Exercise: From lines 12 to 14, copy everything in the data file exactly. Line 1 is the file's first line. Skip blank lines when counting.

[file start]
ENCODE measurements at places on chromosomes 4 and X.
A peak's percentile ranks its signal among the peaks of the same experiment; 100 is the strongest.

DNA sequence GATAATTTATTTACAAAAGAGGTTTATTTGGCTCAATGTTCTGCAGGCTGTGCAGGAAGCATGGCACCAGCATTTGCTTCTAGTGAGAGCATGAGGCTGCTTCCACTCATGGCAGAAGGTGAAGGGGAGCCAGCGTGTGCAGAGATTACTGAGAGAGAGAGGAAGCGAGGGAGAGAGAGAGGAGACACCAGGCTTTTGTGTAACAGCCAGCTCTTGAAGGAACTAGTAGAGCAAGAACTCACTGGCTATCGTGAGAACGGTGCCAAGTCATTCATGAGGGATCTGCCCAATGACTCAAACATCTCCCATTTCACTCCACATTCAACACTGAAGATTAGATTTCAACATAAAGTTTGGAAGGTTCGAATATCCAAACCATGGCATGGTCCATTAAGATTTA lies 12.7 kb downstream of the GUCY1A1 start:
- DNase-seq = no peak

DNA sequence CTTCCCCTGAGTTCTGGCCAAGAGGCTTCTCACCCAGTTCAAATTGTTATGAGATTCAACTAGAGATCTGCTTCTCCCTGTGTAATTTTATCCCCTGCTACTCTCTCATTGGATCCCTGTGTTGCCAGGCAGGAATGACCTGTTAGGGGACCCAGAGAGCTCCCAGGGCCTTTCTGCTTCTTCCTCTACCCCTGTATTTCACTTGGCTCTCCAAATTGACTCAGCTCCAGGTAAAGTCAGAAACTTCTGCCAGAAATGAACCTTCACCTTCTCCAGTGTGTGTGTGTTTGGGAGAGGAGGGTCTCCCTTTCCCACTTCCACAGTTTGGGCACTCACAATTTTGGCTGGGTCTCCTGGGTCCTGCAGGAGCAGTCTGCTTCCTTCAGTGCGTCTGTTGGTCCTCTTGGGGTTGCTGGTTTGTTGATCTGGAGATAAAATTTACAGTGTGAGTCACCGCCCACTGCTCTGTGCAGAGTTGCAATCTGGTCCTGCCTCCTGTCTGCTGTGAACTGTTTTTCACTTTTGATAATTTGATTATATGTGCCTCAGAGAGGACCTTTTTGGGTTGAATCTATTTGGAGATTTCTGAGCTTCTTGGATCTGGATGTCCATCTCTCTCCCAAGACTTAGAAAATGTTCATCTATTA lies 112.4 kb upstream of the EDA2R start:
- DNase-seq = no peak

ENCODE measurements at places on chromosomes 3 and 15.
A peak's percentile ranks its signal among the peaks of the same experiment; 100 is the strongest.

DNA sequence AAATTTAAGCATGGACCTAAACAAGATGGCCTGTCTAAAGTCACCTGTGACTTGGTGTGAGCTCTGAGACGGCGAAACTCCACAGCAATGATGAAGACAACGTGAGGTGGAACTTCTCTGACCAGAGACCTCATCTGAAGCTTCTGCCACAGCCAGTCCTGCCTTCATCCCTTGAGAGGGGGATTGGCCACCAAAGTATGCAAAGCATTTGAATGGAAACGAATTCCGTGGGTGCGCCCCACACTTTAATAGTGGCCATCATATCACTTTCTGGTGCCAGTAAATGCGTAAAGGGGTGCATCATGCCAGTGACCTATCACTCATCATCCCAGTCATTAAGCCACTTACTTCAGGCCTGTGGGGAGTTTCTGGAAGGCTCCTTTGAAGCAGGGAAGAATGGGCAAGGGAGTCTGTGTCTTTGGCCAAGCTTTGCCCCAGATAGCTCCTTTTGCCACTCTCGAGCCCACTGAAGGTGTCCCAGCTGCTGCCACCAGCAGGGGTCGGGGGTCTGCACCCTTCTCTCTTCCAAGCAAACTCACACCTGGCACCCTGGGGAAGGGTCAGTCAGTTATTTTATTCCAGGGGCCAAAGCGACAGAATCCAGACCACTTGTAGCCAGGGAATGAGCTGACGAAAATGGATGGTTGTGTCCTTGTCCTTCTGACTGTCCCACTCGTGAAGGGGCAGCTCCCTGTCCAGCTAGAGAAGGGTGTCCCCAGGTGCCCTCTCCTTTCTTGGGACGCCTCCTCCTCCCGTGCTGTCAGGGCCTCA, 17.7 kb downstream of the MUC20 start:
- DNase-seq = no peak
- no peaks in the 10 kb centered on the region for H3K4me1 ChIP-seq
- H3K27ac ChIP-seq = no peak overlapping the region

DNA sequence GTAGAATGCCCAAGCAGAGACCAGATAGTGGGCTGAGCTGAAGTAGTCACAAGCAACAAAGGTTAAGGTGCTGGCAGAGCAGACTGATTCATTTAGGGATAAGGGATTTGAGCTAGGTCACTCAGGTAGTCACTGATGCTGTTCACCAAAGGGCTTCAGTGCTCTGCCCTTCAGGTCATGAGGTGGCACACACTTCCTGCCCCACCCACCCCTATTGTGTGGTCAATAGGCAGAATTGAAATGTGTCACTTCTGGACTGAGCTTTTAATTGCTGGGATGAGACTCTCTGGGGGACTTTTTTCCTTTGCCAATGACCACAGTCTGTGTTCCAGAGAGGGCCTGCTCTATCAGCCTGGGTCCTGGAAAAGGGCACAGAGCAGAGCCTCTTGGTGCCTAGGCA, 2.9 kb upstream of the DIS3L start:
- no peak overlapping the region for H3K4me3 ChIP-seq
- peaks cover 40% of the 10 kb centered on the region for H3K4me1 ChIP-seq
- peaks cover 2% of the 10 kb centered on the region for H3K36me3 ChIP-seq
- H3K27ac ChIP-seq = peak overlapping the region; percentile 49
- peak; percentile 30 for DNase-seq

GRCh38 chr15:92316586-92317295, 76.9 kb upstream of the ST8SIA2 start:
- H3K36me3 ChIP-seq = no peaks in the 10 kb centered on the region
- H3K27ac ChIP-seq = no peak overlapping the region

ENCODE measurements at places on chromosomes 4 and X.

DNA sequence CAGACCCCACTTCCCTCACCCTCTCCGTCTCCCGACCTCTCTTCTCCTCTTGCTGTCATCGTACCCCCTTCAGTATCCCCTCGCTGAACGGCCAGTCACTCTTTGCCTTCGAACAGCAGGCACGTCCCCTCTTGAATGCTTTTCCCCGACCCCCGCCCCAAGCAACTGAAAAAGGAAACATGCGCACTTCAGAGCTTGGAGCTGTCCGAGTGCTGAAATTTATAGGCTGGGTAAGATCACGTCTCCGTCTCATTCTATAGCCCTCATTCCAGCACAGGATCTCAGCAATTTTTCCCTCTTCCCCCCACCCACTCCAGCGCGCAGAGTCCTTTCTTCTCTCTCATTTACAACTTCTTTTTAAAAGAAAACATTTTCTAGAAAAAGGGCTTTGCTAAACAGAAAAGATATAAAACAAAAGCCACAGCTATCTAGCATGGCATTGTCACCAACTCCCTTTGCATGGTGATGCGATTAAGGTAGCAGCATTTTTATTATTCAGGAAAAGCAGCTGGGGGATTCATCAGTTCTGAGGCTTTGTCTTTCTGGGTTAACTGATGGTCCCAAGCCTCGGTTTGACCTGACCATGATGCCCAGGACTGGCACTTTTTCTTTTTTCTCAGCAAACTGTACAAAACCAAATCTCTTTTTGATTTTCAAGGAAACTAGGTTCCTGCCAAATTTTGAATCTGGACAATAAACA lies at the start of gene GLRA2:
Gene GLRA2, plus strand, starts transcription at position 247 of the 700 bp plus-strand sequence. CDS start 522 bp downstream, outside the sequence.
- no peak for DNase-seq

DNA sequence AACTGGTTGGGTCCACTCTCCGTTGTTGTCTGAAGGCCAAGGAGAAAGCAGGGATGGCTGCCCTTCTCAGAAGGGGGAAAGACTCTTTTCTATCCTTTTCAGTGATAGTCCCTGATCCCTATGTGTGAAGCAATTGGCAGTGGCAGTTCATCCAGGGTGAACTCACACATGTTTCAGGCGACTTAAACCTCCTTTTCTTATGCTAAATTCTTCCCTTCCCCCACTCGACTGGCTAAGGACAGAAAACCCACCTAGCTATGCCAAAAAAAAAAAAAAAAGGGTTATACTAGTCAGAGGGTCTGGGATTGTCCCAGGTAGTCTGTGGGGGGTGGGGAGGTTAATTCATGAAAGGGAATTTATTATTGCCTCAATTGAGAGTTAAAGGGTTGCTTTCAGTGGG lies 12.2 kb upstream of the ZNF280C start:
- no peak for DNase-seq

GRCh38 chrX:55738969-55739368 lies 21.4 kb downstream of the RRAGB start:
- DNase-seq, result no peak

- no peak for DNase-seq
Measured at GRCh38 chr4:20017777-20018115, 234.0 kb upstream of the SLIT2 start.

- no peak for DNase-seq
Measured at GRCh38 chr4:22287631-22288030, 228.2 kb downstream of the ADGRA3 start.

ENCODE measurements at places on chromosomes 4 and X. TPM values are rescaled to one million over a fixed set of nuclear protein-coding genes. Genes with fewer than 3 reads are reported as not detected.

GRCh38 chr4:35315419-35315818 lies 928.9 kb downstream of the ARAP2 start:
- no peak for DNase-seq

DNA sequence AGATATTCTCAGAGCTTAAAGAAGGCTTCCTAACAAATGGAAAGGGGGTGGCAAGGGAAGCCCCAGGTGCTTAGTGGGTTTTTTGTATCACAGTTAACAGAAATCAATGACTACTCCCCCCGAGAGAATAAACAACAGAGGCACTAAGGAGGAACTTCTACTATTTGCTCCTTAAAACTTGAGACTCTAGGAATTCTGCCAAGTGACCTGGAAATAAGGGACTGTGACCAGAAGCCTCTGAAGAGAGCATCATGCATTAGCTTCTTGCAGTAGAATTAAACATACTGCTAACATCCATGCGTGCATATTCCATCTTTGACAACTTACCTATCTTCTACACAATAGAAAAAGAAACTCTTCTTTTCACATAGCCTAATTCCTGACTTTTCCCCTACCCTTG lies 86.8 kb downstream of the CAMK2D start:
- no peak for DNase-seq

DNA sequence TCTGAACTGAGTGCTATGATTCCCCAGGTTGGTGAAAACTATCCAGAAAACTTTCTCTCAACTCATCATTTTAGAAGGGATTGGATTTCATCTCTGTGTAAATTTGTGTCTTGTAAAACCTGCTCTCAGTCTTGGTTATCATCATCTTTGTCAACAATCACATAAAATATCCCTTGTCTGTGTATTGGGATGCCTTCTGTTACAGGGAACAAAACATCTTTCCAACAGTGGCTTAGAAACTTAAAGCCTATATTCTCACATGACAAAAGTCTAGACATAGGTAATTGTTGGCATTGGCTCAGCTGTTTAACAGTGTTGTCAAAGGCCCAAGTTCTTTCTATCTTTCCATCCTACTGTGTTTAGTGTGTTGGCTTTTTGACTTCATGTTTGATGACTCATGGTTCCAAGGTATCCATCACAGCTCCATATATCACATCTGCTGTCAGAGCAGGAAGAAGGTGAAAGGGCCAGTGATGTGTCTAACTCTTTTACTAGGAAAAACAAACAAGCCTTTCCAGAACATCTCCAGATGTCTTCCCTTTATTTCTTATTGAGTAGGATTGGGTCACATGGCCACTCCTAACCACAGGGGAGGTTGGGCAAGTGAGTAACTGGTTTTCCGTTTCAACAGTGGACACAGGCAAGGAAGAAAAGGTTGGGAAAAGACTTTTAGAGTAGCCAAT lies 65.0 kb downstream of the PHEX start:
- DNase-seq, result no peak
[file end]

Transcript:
- H3K27ac ChIP-seq = no peak overlapping the region

DNA sequence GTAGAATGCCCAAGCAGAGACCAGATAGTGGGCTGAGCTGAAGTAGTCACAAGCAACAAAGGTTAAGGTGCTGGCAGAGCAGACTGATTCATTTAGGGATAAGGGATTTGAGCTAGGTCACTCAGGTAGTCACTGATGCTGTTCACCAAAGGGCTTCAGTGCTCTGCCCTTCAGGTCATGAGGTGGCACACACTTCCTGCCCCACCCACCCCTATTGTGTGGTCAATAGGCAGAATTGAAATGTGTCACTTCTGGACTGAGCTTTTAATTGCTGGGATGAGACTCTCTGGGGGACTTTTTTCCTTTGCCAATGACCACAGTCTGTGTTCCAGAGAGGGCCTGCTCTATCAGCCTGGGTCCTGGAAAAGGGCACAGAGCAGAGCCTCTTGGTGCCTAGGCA, 2.9 kb upstream of the DIS3L start:
- no peak overlapping the region for H3K4me3 ChIP-seq